• 11. Off-Page Optimization – Under Others’ Control  Links from other highquality sites to yours  Social links  Server location & performance
    • 12. When to Optimize?  After publishing – May lose readability – Costlier point to make changes • Even worse if you localize  When writing – Better-quality writing – More efficient • Better results if you localize
    • 13. Search Engines
    • 14. Google Isn’t Everything Ask, 2.6% Yahoo, 11.4% Bing, 17.9% AOL, 1.3% Google, 66.9% US Search Market Share
    • 15. Google Isn’t Everything Google*, 4.7% Soso, 3.7% Bing, 0.5% Sogou, 7.8% Qihoo, 9.6% Baidu, 73.0% China Search Market Share * Google left China in 2010
    • 16. But still… Alfresco says 75% of queries on their support knowledgebase come via Google
    • 17. Keeping Up With
    • 18. Keeping Up With  Search engines want to deliver relevant results  2011: Panda – focused on “quality” content – – – – Original (unique) Substantial Linguistically correct Few ads  2012: Penguin – focused on spam – Keyword stuffing – Link stuffing
    • 19. Keeping Up With  Hummingbird: new search algorithm – Biggest rewrite since 2001 – Not an update – whole new algorithm!  Announced September 26, 2013 – But had been running “for a few months” – without incident  New capabilities – Conversational search – Search based on meaning (“semantic search”), not strings
    • 20. What Should You Do?  Conversational search – Google understands search queries; e.g., “how old is” = “what is the age of” – Our advice: think about conversational queries – not just keywords  Semantic search – Google doesn’t just look at strings any more; it also considers synonyms to assess what your page is about – Our advice: search for your own keywords to find what Google considers relevant; use synonyms where appropriate
    • 21. Synonyms
    • 22. Does Semantic Search = Keywords are Dead?  No: keywords still matter  You have to speak your customers’ language
    • 23. What About Google Knowledge Graph?  Derived from CIA World Factbook, Freebase, Wikipedia, etc.  570 million objects, 18 billion facts about & relationships among objects  Supports semantic search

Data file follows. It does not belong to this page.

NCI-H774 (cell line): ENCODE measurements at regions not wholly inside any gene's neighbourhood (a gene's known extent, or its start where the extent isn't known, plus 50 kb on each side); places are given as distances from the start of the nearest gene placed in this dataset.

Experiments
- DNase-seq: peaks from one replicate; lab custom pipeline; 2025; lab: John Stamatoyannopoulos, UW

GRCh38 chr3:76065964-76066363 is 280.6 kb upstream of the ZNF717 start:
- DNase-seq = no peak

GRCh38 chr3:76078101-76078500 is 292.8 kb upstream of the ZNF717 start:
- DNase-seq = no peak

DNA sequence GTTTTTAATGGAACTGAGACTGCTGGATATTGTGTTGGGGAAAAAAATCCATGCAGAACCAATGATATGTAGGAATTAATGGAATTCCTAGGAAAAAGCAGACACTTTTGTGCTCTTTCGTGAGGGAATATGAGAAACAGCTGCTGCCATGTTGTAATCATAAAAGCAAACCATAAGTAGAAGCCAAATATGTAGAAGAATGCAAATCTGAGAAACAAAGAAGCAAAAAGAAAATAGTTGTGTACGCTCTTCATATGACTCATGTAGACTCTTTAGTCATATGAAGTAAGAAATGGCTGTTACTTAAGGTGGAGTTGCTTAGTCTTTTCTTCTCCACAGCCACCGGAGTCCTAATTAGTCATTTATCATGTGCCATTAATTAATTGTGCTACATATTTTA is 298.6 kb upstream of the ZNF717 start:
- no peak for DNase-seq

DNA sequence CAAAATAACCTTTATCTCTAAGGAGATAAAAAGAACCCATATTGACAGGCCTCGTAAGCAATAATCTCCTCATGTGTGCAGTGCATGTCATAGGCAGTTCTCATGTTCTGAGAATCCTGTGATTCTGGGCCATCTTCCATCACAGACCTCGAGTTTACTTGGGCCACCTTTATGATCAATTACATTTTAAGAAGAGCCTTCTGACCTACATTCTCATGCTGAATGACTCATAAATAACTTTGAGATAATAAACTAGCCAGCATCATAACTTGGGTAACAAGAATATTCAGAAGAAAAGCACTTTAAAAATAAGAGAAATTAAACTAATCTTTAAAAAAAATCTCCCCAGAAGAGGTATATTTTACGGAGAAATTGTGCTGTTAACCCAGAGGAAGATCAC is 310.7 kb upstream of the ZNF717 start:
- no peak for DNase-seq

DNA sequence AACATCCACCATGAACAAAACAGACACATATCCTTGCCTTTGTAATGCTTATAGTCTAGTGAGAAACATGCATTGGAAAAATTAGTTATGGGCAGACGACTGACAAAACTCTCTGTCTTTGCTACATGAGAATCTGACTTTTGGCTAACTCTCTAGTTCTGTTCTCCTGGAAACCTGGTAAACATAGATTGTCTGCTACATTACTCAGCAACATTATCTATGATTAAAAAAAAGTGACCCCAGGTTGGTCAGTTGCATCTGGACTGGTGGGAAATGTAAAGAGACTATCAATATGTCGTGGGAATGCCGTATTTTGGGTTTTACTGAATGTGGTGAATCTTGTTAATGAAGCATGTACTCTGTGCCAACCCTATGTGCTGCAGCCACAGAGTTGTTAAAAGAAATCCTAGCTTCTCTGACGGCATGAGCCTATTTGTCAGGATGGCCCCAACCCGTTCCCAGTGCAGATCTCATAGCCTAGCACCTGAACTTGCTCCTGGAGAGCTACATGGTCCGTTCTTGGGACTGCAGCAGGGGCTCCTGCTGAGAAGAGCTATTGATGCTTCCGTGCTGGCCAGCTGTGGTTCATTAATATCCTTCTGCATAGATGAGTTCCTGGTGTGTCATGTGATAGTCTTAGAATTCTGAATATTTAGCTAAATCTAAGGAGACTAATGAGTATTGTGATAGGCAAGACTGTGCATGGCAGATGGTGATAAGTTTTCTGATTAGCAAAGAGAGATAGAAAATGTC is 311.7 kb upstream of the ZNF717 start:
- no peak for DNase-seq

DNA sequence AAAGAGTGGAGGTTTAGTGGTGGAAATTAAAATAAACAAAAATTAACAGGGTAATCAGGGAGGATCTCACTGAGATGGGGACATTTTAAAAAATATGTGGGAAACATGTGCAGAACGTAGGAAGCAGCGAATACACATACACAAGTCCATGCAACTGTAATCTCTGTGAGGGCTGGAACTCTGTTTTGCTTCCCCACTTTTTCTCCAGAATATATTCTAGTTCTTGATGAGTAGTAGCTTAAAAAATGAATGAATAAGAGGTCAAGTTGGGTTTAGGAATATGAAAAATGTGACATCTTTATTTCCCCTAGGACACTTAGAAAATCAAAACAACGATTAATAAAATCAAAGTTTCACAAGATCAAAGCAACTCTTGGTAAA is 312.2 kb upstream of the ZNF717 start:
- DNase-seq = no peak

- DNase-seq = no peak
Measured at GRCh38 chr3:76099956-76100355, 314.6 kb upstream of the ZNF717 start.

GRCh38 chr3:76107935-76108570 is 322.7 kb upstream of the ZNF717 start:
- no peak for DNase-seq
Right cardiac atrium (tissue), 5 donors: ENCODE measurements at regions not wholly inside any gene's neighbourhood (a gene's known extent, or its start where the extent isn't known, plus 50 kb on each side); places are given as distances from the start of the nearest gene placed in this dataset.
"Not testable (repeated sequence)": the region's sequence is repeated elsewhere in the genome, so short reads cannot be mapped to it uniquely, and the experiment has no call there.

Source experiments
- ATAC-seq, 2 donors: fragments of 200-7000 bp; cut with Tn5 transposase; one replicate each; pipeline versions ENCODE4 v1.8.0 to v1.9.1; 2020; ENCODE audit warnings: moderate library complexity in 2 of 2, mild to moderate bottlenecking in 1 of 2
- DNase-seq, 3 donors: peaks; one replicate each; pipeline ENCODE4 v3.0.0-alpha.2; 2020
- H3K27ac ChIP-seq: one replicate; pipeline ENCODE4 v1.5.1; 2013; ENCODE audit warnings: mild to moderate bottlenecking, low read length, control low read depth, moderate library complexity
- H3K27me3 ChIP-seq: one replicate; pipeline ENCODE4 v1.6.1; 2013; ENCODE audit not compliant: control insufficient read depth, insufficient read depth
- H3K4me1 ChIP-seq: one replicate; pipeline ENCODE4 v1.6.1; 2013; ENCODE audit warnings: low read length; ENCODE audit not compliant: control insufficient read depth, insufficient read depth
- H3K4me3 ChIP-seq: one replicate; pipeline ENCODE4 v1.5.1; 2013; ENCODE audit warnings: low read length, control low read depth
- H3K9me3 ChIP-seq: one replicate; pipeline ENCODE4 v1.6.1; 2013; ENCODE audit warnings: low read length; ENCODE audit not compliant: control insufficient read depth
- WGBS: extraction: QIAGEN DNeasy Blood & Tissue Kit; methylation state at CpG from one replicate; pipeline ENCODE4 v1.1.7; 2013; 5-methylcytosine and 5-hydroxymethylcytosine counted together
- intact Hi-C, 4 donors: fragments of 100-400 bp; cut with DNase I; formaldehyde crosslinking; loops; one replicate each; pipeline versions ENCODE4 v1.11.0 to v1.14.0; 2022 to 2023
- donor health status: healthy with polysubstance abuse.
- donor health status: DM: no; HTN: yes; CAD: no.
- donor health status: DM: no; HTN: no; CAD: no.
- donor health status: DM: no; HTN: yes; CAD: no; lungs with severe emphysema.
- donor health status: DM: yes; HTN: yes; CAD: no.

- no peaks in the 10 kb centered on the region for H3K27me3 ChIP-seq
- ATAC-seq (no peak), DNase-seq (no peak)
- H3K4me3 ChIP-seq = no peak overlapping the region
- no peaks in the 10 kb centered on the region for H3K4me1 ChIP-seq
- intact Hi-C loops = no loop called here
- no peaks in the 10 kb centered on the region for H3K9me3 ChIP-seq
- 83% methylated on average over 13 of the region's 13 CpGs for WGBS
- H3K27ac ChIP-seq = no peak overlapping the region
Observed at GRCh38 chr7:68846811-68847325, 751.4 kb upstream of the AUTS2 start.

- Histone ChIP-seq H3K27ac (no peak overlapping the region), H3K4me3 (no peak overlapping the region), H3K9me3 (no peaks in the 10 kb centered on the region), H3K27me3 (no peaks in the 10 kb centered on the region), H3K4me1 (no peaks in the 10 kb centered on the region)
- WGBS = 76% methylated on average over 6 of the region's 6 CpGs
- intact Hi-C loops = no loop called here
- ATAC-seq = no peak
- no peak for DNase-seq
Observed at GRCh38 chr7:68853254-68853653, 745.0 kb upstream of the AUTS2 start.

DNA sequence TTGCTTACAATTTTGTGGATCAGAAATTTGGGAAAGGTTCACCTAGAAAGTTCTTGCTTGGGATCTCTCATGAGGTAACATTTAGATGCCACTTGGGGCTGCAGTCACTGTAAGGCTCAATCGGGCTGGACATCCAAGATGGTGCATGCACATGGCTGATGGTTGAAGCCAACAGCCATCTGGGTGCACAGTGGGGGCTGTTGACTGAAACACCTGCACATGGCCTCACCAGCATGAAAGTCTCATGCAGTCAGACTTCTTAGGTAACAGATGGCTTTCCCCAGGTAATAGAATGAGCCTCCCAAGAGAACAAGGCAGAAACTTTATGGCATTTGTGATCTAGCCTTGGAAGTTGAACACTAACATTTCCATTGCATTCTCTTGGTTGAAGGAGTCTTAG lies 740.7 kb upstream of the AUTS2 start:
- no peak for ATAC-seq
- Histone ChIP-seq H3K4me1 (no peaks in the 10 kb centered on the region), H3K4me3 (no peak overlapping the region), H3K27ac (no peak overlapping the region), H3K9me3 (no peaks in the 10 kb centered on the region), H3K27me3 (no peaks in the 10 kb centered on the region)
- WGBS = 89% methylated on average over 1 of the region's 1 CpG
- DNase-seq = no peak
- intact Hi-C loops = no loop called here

• 24. Knowledge Graph example Does Knowledge Graph know your products?
    • 25. Sure, if you sell pizza.
    • 26. But for other products, maybe not…
    • 27. How Long is Your Tail?  “Short Tail” keywords: 1-2 words – “wireless router” – “digital camera” – “pizza”  “Long Tail” keywords: 3-6 words – “how to install Linksys router” – “best pizza in Golden, Colorado” – “troubleshoot Linux installation problems”
    • 28. Which Kind of SEO are You? Short Tail Long Tail Content type Marketing Technical Competition Other companies Yourself Objective Beat competition Get found Success Measure Revenue Support Tactics Hyper-optimize & share Optimize Bonus points for Exploiting search engine weaknesses Optimizing most of your content Depends on SEO experts You
    • 29. Your SEO Process Improve Rank & CTR
    • 30. Improve Rank
    • 31. SEO Process Keyword Research Keyword Management Keyword Mapping Pre- & On-page Optimization • What do your customers search for? • What are profitable keywords to optimize for? • What are my competitors doing? Off-page Optimization SEO Metrics
    • 32. Google AdWords account/Tools & Analysis/Keyword Planner You think of keywords Select “Keyword ideas” tab Google suggests other keywords…
    • 33. From: Metrics-based Publishing at Symantec, Bob Lee, Shared Engineering Services
    • 34. SEO Process Keyword Research Keyword Management Keyword Mapping Pre- & On-page Optimization Off-page Optimization • Determine target keyword list • Group keywords (for example: product-related keywords) • Group for language and region SEO Metrics
    • 35. SEO Process Keyword Research Keyword Management Keyword Mapping Pre- & On-page Optimization Off-page Optimization • Select 1 keyword for each page (maybe 2) • Do NOT optimize multiple pages for the same keywords SEO Metrics
    • 36. SEO Process Keyword Research Keyword Management Keyword Mapping Pre- & On-page Optimization Off-page Optimization • Keyword placement (title, headings, links, description) • No keyword stuffing! • Unique title SEO Metrics
    • 37. SEO Process Keyword Research Keyword Management • Get social Keyword Mapping Pre- & On-page Optimization Off-page Optimization SEO Metrics
    • 38. SEO Process Keyword Research Keyword Management Keyword Mapping Pre- & On-page Optimization • KPIs (time on page, visitors, etc.) • Analyze keyword performance • Monitor site performance Off-page Optimization SEO Metrics
    • 39. Improve CTR
    • 40. How to Improve CTR • Compelling & SEO friendly title • Trustworthy and “readable” URL • Relevant description • Readable, no grammar and spelling errors
    • 41. CTR Not Always Relative to Rank “Rich snippets” change the math: 30% to 150% increase in CTR! (Or not…) What about this?
    • 42. Rich Snippets (“Structured Data”)  Types – – – – – – – People Products Businesses Reviews Events Videos Others (recipes & music)  Encoding options – Microdata (recommended) – Microformats – RDFa
    • 43. Our Best Advice for Good Results  Place keywords appropriately – Prominent locations – Body text as needed
    • 44. Our Best Advice for Better Results  Place keywords appropriately – Prominent locations – Body text as needed  Choose keywords carefully – Relevant – Unique
    • 45. Our Best Advice for Great Results ClickEvery key measurement depends on creating & sharing Rank original, engaging content Engagement Conversions deep, throughs
    • 46. Thank You!